James Horner: film composer as auteur or ‘collabor-auteur’

Draper, Natalie (2012) James Horner: film composer as auteur or ‘collabor-auteur’. BA dissertation, University of Portsmouth.

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    Considering his extensive discography and the identifiable similarities in his scores, it is contended that eminent film composer James Horner should be considered an auteur. Traditionally the label of auteur is reserved for writers or directors; those with the significant creative influence on a text. As such, an auteur may be defined by their signature style or the repeated use of themes in several examples of their work.
    James Horner is renowned for collaborating with acclaimed directors James Cameron and Mel Gibson on several occasions across the last twenty five years. The reunions of the composer with both Cameron and Gibson suggested profitable and familiar partnerships, which both parties benefited from. The scores Horner produced for the films of Cameron are diverse in themes and content to those the composer created for Gibson. This suggested the external influence of each director on the manner in which Horner wrote each score and was indicative of a collaborative effort.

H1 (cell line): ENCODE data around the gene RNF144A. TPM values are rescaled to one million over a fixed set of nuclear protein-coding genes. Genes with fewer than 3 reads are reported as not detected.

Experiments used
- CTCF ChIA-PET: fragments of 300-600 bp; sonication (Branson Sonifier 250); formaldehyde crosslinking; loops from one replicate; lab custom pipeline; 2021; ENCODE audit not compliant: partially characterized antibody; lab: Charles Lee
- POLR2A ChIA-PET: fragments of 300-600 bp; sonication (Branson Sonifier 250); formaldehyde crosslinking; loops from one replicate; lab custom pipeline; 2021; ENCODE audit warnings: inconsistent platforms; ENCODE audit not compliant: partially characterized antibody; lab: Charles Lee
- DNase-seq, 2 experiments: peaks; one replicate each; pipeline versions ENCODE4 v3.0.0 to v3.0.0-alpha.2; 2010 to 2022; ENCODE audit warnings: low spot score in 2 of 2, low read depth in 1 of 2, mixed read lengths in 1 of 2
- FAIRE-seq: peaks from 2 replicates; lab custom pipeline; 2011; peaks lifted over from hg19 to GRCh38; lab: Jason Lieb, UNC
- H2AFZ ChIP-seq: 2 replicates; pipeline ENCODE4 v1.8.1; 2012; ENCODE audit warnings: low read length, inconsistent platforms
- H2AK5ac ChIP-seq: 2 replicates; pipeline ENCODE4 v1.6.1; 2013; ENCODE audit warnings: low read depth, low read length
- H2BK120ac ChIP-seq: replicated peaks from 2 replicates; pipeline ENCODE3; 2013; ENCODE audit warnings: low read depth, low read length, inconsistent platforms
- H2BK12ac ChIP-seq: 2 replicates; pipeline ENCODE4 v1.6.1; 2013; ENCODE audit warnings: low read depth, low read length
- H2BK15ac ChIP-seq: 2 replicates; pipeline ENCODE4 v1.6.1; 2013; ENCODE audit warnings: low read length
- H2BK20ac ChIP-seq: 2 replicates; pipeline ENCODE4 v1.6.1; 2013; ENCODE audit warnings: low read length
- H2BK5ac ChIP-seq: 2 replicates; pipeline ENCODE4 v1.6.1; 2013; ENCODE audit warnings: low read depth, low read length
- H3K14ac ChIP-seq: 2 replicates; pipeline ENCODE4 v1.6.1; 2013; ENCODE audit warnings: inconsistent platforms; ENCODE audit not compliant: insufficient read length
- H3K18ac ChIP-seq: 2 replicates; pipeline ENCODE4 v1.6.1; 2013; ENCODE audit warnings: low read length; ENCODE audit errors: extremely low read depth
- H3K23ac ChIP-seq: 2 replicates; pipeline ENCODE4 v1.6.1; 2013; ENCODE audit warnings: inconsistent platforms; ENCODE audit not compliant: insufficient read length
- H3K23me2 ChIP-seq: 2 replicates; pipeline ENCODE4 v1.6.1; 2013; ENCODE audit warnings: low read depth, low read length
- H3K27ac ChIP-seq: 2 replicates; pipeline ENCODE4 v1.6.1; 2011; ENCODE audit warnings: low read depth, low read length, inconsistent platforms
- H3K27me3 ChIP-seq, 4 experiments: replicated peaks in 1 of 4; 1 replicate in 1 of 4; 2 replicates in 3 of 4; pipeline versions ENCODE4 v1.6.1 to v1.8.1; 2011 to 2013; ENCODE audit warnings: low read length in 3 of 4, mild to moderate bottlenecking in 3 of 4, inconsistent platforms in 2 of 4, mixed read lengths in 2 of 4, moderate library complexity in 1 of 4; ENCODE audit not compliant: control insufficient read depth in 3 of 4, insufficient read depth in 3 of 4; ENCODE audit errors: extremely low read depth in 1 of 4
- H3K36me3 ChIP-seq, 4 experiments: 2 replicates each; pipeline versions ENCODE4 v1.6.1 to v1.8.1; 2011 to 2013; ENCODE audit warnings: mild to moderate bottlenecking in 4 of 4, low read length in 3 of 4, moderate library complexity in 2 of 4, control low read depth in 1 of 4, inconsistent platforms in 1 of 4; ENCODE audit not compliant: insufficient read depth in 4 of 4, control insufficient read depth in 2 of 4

An examination of Cameron’s diverse blockbusters Titanic (1997) and Avatar (2009) in comparison to Gibson’s epics Braveheart (1995) and Apocalypto (2006) illustrated the different approaches of Horner to the director’s narratives. The composer underscores the key binary oppositions in Cameron’s narratives, ascribing distinct melodic themes to the rival classes in Titanic and the cultures at war in Avatar. Whereas the composer’s work for Gibson, identifies key emotional themes of war and peace, love and conflict in the directors epic’s Braveheart and Apocalypto.
    Despite the different manner used by Horner for each director, certain auteuristic traits of the composer’s style can be traced across all four films, suggesting the authorative power of Horner as an auteur in the final score. The composer’s conglomeration of ethnically diverse instruments and his preference for Celtic sounds can be identified across all four of the soundtracks. Similarly his utilisation of core vocal themes to accent the emotion of key scenes is likewise identifiable in each score. Thus confirming that although influenced, the composer is an auteur with signature pattern of themes he adapts to each text he worked on with the directors.

    Item Type: Dissertation
    Departments/Research Groups: Faculty of Creative and Cultural Industries > School of Media and Performing Arts
    Depositing User: Jane Polwin
    Date Deposited: 23 Jan 2014 15:00
    Last Modified: 28 Jan 2015 12:32
    URI: http://eprints.port.ac.uk/id/eprint/14168

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